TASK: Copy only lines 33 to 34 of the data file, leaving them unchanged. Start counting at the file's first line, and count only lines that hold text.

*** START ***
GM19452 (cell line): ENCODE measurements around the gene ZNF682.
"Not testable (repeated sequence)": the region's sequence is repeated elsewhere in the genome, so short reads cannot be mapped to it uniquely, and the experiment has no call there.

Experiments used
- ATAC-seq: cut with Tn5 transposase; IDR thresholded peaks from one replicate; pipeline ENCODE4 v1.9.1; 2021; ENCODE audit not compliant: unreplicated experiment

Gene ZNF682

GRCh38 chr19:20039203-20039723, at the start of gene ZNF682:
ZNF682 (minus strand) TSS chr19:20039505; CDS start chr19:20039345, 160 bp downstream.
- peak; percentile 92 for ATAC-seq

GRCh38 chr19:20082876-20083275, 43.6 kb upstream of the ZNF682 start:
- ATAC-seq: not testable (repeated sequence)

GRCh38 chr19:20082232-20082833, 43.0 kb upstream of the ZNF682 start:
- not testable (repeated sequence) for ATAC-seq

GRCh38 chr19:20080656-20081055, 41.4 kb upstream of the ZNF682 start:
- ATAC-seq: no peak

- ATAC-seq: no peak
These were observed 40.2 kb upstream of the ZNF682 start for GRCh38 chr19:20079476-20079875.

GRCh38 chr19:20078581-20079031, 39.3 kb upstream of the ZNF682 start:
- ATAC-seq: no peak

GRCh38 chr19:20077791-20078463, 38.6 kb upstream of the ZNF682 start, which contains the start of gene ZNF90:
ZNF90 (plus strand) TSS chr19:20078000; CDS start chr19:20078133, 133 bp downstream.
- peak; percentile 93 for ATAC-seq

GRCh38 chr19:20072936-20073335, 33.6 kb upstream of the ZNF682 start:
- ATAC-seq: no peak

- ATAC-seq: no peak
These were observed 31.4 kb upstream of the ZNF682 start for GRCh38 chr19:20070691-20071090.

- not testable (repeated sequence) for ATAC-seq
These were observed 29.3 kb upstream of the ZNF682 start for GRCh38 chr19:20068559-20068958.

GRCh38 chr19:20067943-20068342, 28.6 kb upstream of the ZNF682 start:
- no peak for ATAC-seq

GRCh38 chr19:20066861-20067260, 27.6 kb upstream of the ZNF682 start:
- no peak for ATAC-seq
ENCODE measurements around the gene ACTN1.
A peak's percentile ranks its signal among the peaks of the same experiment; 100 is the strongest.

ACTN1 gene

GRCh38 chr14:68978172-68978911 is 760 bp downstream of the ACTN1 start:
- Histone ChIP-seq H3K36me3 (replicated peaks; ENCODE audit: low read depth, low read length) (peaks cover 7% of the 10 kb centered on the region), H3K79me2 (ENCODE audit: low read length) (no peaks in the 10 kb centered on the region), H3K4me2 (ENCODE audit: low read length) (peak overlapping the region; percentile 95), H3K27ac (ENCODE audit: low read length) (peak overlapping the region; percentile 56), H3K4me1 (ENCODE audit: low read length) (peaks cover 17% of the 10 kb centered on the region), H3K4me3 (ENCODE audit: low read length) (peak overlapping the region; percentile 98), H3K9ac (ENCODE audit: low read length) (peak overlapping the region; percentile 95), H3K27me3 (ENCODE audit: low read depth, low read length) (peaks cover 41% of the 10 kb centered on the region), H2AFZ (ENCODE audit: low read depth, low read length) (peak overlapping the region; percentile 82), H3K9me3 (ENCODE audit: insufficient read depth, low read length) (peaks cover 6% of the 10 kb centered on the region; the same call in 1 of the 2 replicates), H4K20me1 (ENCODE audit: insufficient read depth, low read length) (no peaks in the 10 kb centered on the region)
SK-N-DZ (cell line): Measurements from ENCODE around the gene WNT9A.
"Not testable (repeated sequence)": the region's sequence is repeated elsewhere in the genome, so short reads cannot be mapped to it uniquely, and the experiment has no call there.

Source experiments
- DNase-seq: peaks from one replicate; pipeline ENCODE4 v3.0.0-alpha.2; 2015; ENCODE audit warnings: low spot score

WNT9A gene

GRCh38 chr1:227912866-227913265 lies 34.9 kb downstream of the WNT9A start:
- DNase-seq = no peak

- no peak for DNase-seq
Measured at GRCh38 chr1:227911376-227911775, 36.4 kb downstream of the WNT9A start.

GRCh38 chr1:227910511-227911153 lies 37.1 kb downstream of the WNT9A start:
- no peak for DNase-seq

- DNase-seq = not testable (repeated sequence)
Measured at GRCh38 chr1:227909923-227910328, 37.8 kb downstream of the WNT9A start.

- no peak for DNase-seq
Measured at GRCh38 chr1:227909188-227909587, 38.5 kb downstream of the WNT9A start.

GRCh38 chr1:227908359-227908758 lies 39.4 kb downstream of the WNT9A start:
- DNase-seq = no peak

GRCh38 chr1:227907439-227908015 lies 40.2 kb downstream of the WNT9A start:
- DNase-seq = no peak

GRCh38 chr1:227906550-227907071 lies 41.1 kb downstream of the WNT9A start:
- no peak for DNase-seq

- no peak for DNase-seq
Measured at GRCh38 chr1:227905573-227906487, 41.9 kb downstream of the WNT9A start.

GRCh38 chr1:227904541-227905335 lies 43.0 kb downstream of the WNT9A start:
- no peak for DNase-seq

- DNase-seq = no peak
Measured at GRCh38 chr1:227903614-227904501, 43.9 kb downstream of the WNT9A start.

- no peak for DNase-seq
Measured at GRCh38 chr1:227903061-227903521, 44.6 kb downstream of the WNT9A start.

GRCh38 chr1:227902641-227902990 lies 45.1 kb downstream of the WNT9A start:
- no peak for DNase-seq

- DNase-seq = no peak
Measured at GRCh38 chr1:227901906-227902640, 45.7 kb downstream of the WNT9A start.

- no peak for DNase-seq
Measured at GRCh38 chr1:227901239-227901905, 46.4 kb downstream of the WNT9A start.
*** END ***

A peak's percentile ranks its signal among the peaks of the same experiment; 100 is the strongest.

ACTN1 gene